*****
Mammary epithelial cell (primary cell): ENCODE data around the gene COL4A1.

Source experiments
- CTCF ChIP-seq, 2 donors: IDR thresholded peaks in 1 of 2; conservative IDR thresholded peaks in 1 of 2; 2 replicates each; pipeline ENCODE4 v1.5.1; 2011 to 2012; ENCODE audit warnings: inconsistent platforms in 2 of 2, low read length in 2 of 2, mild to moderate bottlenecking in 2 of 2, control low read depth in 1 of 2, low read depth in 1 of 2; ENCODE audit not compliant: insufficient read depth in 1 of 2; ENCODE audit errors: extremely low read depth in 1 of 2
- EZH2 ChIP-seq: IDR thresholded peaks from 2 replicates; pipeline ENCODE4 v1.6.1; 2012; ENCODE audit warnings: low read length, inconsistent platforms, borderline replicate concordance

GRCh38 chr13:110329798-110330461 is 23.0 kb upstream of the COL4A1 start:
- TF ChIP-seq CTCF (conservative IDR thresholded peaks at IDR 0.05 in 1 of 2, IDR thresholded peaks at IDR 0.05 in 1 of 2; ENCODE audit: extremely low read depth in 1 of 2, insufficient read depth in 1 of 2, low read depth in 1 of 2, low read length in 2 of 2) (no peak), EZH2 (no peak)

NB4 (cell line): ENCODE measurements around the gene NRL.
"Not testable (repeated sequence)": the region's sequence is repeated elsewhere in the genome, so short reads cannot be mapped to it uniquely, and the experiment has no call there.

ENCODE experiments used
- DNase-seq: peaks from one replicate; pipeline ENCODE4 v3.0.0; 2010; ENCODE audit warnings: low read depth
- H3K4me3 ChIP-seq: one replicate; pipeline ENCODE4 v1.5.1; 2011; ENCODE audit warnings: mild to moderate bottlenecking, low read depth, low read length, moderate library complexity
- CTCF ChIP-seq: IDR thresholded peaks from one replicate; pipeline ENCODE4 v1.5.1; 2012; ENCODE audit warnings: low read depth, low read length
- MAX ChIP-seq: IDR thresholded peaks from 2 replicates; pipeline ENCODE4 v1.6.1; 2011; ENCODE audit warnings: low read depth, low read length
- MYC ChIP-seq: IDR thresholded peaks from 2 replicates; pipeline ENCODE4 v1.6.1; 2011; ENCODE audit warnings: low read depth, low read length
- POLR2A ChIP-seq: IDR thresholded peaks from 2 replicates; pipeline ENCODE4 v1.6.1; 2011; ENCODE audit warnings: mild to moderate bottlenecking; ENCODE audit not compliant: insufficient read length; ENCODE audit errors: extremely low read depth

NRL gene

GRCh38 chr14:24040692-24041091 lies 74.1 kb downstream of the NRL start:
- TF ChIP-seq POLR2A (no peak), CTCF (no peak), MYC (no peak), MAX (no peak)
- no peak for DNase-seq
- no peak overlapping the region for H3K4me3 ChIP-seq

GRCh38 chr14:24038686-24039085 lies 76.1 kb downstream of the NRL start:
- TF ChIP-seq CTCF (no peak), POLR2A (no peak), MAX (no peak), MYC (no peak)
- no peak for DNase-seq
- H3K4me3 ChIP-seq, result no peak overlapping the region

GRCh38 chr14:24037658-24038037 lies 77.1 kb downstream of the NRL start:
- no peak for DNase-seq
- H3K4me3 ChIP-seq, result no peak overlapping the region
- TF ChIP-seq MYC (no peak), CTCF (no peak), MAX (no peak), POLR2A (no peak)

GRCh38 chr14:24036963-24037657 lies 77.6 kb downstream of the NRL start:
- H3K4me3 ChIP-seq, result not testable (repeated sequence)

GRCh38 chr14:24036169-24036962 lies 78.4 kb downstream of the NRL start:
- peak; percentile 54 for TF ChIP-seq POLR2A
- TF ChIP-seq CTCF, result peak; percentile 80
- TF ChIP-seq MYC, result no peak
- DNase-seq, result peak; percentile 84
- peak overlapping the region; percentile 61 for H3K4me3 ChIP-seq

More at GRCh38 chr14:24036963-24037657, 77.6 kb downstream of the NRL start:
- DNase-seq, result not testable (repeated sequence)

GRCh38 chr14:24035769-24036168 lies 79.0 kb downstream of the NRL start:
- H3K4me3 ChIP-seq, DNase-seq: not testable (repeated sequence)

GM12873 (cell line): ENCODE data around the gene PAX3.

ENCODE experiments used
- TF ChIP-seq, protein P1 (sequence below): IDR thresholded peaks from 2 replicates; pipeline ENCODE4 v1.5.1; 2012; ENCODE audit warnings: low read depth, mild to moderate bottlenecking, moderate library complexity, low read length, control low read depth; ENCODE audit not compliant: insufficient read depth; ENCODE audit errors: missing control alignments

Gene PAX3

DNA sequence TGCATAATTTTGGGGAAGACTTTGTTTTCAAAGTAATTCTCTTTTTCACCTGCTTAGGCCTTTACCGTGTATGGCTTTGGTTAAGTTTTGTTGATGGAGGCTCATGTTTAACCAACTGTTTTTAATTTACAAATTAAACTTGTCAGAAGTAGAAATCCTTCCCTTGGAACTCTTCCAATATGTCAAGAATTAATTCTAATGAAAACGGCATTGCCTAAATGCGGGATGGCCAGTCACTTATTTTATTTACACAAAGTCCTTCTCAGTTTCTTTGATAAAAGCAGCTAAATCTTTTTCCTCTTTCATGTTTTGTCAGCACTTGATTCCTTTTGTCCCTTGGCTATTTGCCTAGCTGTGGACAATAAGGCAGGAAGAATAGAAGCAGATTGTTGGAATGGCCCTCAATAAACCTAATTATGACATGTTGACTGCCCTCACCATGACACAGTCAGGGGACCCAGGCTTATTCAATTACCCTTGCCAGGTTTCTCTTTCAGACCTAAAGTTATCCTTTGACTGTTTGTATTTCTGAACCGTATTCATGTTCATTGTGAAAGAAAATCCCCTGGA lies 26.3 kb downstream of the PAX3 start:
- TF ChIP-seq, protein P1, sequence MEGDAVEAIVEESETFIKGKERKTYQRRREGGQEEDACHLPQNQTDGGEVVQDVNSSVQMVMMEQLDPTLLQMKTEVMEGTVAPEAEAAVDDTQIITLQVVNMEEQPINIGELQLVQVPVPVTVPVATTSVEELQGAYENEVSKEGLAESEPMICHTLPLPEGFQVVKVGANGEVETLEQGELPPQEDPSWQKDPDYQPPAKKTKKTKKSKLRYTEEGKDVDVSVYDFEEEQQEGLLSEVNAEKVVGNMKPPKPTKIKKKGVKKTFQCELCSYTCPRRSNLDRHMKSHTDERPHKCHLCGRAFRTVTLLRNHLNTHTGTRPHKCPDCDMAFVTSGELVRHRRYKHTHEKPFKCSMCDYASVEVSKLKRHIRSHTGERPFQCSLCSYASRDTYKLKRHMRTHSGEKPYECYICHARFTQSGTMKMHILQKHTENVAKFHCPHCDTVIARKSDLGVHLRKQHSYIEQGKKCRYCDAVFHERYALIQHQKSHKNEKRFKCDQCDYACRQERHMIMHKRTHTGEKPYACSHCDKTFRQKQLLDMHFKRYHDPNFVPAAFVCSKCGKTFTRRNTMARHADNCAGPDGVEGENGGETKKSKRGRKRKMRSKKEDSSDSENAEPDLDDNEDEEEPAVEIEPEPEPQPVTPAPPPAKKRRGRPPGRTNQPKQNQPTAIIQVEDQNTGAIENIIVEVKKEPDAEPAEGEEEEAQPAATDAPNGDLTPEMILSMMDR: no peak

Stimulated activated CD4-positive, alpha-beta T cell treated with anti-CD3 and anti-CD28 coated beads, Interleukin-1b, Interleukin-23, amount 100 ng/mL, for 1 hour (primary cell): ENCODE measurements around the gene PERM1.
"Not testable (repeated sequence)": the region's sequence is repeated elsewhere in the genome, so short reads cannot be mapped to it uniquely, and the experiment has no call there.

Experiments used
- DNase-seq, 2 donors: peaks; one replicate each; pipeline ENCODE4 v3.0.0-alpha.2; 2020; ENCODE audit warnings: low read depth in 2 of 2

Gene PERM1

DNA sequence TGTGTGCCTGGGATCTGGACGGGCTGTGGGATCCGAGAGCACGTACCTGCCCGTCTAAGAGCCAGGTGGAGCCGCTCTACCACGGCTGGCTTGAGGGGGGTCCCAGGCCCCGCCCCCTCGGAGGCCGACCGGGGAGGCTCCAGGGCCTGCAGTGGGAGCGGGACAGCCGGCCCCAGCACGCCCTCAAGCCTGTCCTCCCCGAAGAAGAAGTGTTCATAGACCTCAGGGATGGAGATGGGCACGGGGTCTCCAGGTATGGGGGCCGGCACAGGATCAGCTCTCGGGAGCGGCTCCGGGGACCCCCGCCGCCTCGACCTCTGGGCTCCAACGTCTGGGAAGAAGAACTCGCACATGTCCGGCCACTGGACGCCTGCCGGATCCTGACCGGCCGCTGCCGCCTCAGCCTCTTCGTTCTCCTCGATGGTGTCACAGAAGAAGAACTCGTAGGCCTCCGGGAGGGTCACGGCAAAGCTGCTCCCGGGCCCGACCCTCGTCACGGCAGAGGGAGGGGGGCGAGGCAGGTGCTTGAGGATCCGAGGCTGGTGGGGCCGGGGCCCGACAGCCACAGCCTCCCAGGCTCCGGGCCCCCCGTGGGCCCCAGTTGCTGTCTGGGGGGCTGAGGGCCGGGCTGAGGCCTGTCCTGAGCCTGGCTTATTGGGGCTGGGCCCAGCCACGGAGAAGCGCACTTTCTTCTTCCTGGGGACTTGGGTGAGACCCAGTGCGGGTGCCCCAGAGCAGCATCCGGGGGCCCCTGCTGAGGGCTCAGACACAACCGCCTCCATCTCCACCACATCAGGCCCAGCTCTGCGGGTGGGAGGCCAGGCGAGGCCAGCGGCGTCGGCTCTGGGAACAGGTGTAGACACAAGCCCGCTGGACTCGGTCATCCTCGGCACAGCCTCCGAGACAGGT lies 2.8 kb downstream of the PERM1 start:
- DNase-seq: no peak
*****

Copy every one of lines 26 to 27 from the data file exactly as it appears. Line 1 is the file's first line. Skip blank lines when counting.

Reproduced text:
- no peak for DNase-seq
- H3K4me3 ChIP-seq, result no peak overlapping the region